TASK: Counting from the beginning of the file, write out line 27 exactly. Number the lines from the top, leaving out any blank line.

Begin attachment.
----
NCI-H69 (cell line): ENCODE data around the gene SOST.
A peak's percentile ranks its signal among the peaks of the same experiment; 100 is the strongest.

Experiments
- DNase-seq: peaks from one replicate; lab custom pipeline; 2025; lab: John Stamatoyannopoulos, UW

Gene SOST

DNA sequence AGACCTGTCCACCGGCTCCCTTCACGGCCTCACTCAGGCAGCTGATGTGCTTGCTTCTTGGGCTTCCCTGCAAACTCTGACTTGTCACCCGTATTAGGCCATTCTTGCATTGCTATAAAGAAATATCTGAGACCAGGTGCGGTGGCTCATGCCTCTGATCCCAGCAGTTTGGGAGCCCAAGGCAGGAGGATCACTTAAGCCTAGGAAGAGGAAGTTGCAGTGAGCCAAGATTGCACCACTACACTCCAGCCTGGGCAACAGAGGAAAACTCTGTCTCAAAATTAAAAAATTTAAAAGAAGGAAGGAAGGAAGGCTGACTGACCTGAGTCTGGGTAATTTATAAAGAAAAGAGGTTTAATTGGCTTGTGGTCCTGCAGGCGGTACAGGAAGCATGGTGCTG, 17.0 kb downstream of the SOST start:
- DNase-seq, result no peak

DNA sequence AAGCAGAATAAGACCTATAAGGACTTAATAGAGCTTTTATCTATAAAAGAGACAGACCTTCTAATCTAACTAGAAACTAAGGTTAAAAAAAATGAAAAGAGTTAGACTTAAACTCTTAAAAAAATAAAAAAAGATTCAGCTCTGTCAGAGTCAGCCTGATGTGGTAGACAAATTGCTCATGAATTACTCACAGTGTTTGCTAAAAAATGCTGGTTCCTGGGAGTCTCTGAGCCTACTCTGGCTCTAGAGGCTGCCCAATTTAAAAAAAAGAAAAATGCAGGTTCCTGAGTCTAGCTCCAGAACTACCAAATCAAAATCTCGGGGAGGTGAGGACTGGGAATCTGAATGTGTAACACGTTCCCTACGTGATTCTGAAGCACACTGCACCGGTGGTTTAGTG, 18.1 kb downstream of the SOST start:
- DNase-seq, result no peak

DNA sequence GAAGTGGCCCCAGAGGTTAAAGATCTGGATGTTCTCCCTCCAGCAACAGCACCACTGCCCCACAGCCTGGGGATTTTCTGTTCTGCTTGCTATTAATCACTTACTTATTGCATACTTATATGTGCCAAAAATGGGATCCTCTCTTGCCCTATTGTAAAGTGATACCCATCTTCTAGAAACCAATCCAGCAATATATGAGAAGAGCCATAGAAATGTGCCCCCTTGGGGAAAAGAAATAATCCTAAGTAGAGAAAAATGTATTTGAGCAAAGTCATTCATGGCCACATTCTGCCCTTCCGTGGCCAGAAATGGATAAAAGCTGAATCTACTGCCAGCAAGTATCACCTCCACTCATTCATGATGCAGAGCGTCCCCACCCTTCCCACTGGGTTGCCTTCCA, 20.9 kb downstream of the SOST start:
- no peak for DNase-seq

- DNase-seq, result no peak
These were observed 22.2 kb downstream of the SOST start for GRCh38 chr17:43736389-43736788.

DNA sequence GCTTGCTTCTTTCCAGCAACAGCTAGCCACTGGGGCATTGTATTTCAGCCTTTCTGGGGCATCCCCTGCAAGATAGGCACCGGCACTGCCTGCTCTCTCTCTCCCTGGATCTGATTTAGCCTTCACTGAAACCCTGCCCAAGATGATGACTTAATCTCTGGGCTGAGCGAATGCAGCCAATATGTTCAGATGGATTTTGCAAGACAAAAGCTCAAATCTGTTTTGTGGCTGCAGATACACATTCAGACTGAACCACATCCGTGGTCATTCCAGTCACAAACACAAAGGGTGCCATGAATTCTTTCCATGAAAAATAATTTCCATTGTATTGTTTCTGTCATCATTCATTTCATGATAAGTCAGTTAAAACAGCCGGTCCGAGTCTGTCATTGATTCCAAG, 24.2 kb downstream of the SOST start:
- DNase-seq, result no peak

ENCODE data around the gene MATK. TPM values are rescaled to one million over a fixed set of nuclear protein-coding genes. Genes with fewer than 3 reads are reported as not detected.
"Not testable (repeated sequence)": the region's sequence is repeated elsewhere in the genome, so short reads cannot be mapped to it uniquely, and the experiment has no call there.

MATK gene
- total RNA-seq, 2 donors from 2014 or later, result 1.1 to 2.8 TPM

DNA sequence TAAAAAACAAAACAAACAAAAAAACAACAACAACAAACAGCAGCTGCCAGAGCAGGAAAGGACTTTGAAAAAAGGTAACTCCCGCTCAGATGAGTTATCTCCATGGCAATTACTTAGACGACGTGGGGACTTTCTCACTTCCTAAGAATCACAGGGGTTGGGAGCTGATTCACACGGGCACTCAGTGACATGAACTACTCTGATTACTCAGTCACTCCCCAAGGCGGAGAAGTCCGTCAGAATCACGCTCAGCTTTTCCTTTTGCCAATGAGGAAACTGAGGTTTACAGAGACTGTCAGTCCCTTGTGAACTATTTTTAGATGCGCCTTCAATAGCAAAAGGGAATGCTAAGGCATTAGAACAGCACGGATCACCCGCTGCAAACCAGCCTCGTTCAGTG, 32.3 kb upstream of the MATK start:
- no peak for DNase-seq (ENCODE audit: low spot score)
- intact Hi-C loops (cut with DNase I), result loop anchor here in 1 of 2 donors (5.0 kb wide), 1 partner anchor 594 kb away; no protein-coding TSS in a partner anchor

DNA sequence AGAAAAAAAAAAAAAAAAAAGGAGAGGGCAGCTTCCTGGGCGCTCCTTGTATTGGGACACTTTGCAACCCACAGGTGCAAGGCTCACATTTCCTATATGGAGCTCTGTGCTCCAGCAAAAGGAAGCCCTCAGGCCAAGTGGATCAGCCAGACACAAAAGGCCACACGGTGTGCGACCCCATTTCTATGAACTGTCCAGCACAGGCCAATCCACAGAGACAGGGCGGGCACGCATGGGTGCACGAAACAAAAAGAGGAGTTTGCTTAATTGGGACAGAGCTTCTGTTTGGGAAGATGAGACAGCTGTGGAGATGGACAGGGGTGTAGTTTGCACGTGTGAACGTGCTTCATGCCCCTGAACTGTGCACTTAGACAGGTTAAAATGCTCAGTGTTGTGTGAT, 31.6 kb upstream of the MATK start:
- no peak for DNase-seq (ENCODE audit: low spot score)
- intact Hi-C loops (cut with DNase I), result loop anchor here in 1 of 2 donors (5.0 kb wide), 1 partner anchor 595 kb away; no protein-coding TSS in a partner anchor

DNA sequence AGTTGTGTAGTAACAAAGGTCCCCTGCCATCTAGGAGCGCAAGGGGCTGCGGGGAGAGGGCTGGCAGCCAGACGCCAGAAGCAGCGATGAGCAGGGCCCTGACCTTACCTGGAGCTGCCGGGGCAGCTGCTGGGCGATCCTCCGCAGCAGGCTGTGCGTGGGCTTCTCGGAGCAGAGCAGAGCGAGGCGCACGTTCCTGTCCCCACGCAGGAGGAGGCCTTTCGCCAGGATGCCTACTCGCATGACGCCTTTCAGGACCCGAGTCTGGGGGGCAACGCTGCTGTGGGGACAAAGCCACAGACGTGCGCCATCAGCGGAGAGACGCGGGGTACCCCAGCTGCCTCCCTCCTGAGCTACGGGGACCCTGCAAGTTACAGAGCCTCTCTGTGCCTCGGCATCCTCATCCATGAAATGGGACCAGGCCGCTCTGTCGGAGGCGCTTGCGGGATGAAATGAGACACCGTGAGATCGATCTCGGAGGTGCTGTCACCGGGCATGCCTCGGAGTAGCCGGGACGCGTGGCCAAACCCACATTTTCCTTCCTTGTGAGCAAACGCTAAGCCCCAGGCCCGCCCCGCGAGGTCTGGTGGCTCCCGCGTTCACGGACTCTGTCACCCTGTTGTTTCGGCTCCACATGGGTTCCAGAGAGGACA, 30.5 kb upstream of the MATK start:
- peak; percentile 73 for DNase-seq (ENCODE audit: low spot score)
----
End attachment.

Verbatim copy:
- peak; percentile 73 for DNase-seq (ENCODE audit: low spot score)